Remote Work Security

by Leonard Wills, NERC Reliability Specialist

The widespread adoption of remote work, accelerated by the pandemic, has created numerous cybersecurity challenges for organizations. Effectively managing and securing corporate personnel in this environment requires a proactive approach. Although working from home offers convenience, it also introduces inherent security risks. To mitigate these risks, employers and personnel must adhere to best practices.

Establish a telework policy. Organizations must establish a telework policy that sets clear expectations and govern employee conduct. This policy should address numerous items including but not limited to defining telework, work hours, use of equipment, expectation for communications, technology or home office reimbursements, and Bring Your Own Device (BYOD). Your organization should require All personnel must review and sign a remote work agreement. This agreement serves as an acknowledgment that the telework policy has been read, understood, and commits the employee to adhere to the outlined guidelines.

Secure your home router. An individual can usually access your home router settings by typing in the address bar – some routers use different IP addresses. Once in the router settings,  locate the option to change the default password. Additionally, enable Wi-Fi Protected Access 3 (WPA3) if supported; otherwise select WPA2. These two protocols – with WPA3 being the latest – provide wireless security for your home network. Some modern routers allow users to segment their network to separate more trusted and private devices. Regularly update the router and replace it when it the router reaches end-of-life (EOL).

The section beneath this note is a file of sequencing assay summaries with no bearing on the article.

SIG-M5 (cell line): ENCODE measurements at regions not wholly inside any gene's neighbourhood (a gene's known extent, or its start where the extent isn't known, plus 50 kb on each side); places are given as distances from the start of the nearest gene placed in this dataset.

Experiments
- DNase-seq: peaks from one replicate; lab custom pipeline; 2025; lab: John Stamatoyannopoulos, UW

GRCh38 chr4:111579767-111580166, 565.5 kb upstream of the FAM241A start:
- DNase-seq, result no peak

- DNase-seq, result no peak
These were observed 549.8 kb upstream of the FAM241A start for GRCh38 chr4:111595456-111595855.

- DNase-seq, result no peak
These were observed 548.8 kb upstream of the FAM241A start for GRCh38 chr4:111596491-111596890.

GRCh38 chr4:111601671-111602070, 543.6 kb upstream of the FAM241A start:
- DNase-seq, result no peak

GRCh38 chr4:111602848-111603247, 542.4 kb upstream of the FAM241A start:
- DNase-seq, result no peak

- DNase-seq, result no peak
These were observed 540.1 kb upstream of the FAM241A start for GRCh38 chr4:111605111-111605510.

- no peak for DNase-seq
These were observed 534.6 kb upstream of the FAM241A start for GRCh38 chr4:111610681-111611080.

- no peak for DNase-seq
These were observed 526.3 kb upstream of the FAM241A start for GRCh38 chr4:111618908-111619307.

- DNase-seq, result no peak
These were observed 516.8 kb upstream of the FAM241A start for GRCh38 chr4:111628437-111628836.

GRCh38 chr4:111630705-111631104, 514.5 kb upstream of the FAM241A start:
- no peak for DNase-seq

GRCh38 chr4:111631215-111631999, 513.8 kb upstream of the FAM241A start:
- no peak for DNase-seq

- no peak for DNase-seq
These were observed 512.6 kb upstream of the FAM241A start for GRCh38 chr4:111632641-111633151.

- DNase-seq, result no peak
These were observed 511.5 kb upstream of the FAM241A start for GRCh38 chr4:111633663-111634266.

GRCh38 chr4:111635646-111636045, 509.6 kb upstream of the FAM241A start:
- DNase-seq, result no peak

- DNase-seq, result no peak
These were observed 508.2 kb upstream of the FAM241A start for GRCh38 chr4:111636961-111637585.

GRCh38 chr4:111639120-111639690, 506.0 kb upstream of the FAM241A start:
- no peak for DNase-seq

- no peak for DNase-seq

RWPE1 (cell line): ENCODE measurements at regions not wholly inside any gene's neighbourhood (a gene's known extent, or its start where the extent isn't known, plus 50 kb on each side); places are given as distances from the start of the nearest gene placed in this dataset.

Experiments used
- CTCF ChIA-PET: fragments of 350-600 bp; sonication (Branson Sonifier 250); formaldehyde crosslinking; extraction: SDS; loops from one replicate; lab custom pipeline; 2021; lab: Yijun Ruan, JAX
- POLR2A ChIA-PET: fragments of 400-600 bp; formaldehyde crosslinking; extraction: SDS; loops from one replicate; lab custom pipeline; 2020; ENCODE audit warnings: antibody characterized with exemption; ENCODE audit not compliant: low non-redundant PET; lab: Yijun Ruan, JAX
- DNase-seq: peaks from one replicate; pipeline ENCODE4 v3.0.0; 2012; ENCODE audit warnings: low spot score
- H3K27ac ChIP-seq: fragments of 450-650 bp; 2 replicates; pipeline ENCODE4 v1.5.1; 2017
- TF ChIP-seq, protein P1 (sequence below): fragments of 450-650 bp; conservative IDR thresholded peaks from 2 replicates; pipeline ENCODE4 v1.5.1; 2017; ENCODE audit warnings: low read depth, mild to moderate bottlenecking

Use strong passwords. Employ strong passwords on devices whether working remotely or in the office. The Cybersecurity and Infrastructure Security Agency (CISA) recommends choosing long, random, unique passwords using a password manager for enhanced account security. A robust password consists of at least 16 characters. Random passwords can be created in two ways: (1) a random string of mixed-case letters, numbers and symbols or (2) a passphrase of 5-7 unrelated words. Use distinct passwords for each user account and consider using a password manager to securely store and manage all passwords.

Check the email sender’s address. Phishing emails remain the primary method hackers use to infiltrate networks. Always place the cursor over the email sender’s name to verify the email’s legitimacy to avoid falling victim to a phishing attack. Additionally, organizations should establish a point of contact for personnel to report phishing email. This proactive measure allows the organization to assess potential phishing threats and promptly inform the appropriate personnel of any security concerns.